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Have you ever been late on a bill payment simply because you forgot to send in your payment?
While being just a few minutes late on a credit card bill or a car payment will only result in a small late fee, your forgetfulness can cost you a significant amount of money if you don’t pay your car insurance.
Forgetting to pay your car insurance bill can be a very expensive oversight that you should take the proper steps to avoid.
Instead of just being assessed a late fee by your insurer, your coverage will terminate for non-payment. This leaves you at risk of being penalized and at risk of having a crash with no protection.
Since making on-time payments is a must in the industry, here’s what you should know about your due dates:
Understanding How Auto Insurance Premiums Are Billed
Many of the services that you pay for monthly are billed after the service has been rendered. If you look at your cable bill or electric bill, you’ll see that you’re paying for the amount of electricity or the media that you used last month.
This is because the service provider has to measure your usage and then bill you based on the quantity after the fact.
Insurance premiums don’t work this way because the insurer knows how much coverage you’re paying for from day one. Since the carrier is affording you the same coverage limits for the entire term, it’s easy to bill you by the month or by the policy period.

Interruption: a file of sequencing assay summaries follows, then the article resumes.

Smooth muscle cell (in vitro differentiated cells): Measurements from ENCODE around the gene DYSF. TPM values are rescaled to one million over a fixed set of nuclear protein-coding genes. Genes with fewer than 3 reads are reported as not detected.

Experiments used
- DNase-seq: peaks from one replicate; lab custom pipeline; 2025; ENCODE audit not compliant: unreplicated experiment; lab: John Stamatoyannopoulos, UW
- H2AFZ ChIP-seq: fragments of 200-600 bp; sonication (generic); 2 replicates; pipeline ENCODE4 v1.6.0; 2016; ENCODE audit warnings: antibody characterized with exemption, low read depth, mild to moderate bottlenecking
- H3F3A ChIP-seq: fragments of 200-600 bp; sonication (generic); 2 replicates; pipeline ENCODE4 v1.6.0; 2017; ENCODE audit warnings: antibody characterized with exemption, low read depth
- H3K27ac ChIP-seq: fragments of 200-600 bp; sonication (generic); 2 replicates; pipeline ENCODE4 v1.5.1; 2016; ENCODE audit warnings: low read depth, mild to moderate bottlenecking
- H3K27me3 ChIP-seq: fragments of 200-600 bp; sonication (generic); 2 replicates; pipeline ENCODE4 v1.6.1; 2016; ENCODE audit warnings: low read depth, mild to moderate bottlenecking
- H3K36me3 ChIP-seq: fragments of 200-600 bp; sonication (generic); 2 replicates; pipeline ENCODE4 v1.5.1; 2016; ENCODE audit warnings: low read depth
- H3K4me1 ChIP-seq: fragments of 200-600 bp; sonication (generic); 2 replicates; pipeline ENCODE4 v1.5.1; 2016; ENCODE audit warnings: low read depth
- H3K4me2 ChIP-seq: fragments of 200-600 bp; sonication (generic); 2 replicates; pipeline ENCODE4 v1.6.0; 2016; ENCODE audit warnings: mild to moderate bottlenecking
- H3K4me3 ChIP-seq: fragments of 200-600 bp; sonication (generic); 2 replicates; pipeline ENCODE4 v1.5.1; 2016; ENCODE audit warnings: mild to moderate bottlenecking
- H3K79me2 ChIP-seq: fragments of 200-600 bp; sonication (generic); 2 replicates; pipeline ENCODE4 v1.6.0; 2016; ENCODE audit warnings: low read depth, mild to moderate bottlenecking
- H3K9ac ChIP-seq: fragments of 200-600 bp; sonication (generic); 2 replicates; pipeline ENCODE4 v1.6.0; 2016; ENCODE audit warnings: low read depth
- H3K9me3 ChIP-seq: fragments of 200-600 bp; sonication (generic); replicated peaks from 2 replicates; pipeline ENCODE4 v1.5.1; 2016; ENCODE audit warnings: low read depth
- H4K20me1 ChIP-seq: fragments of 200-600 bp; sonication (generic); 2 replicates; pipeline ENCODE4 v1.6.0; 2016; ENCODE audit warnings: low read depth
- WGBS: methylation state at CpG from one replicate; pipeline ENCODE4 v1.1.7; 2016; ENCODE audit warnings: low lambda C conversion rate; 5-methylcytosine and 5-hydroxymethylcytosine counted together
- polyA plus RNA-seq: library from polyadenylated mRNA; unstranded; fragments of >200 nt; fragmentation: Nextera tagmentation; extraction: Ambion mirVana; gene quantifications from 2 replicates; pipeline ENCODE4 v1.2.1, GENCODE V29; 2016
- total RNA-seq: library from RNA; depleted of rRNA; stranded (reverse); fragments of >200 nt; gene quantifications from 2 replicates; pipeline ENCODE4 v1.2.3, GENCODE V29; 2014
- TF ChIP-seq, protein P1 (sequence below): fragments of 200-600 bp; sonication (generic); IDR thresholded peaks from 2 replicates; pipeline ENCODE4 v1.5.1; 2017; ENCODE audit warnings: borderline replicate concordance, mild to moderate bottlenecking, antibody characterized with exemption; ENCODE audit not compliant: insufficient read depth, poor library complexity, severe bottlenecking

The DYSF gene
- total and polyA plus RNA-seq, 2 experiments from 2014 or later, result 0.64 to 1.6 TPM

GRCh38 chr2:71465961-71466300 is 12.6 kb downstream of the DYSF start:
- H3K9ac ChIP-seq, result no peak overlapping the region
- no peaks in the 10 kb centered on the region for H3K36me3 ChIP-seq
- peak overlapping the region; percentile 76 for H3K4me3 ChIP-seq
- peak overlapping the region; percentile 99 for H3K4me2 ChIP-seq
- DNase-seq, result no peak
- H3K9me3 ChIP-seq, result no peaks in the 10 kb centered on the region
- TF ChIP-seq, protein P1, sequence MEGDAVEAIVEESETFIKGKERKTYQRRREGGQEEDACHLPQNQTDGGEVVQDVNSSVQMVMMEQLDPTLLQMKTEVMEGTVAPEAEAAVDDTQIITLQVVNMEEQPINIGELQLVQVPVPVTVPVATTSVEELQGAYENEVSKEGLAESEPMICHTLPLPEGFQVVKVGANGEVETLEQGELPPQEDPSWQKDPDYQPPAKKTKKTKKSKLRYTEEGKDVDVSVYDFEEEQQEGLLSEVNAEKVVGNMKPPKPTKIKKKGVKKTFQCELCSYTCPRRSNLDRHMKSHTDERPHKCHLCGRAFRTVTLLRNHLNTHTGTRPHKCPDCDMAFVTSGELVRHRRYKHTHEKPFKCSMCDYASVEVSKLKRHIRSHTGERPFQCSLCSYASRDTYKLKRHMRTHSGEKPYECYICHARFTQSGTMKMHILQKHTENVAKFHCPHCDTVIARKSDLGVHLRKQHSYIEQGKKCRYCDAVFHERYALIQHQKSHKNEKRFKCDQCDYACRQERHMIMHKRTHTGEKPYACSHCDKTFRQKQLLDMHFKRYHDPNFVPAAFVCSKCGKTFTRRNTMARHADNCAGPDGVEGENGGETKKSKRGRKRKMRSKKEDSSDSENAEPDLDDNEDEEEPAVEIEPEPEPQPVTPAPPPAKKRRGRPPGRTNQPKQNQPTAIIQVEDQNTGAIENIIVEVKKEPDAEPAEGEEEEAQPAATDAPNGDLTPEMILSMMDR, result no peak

Since you wouldn’t likely pay for coverage you didn’t use after it was afforded, insurers bill you in advance for the protection so that you can keep it.
How Your Payment Plan Affects Your Due Date
A majority of insurance providers will give their clients options when it comes to paying their coverage.
You still have to submit a payment, but it doesn’t always have to be for the full amount due on the plan. Knowing how the payment plan that you choose will affect your due dates is critical when you’re setting up your policy. Here are the most common options:
- Monthly – you must submit your payments on the same day of each month
- EFT – your monthly payment will be deducted from your account the same day each month
- Quarterly – you must submit your payments once each three months on the same day of the month
- Semi-annually – you must submit your payment every six months by the due date on the renewal paperwork or the policy will expire
- Annually – you must submit your payments once every year before the expiration date of your current policy or coverage will lapse
What day of the month is your insurance due?
Many companies will bill you and set the due date as the same day of the month when your policy took effect.
This means that if you started your insurance on the 15th and you pay quarterly, your payments will be due the 15th of the month every three months.
Some companies will allow you to choose which day of the month you want your payments to be due if you set up automatic bill pay.
If you know you that you’re paid at the beginning of the month, you can choose to set your due date to a day that’s most convenient for you.
What happens when you don’t pay your auto insurance by the due date?
If there’s a grace period, your coverage won’t lapse. If there isn’t, the policy will terminate because you failed to make your premium payments.
If you allow your coverage to lapse, you could pay the price in the form of penalties, DMV-assessed fees, and court judgments.
Don’t let your lapse of judgment lead to expensive consequences that could have been avoided if you would have organized your budget so that you knew your insurance payments.
If you don’t have insurance, now is the time to get quotes for coverage. Use the Internet to compare premiums through several carriers and you’ll be on the way to affordable coverage.
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